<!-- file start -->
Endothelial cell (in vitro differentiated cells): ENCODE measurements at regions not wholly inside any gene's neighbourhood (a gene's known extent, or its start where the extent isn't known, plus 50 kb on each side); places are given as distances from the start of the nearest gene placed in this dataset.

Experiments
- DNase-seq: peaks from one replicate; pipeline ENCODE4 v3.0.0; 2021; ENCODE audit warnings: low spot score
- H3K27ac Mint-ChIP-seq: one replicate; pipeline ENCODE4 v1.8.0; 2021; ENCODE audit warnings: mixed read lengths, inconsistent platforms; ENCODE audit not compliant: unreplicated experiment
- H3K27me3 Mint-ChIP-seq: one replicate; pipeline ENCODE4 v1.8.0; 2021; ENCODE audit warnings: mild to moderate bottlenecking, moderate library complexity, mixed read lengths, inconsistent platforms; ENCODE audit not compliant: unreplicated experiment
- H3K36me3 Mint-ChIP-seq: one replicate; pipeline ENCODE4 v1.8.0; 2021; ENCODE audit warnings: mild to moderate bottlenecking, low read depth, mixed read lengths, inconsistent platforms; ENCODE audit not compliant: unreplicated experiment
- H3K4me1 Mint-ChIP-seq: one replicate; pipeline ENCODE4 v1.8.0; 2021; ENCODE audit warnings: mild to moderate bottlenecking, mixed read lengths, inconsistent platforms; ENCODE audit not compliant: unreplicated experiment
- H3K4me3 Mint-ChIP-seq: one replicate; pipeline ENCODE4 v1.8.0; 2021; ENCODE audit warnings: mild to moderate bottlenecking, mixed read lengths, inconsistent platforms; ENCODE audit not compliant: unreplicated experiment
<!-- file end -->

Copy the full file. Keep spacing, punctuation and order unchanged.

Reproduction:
Endothelial cell (in vitro differentiated cells): ENCODE measurements at regions not wholly inside any gene's neighbourhood (a gene's known extent, or its start where the extent isn't known, plus 50 kb on each side); places are given as distances from the start of the nearest gene placed in this dataset.

Experiments
- DNase-seq: peaks from one replicate; pipeline ENCODE4 v3.0.0; 2021; ENCODE audit warnings: low spot score
- H3K27ac Mint-ChIP-seq: one replicate; pipeline ENCODE4 v1.8.0; 2021; ENCODE audit warnings: mixed read lengths, inconsistent platforms; ENCODE audit not compliant: unreplicated experiment
- H3K27me3 Mint-ChIP-seq: one replicate; pipeline ENCODE4 v1.8.0; 2021; ENCODE audit warnings: mild to moderate bottlenecking, moderate library complexity, mixed read lengths, inconsistent platforms; ENCODE audit not compliant: unreplicated experiment
- H3K36me3 Mint-ChIP-seq: one replicate; pipeline ENCODE4 v1.8.0; 2021; ENCODE audit warnings: mild to moderate bottlenecking, low read depth, mixed read lengths, inconsistent platforms; ENCODE audit not compliant: unreplicated experiment
- H3K4me1 Mint-ChIP-seq: one replicate; pipeline ENCODE4 v1.8.0; 2021; ENCODE audit warnings: mild to moderate bottlenecking, mixed read lengths, inconsistent platforms; ENCODE audit not compliant: unreplicated experiment
- H3K4me3 Mint-ChIP-seq: one replicate; pipeline ENCODE4 v1.8.0; 2021; ENCODE audit warnings: mild to moderate bottlenecking, mixed read lengths, inconsistent platforms; ENCODE audit not compliant: unreplicated experiment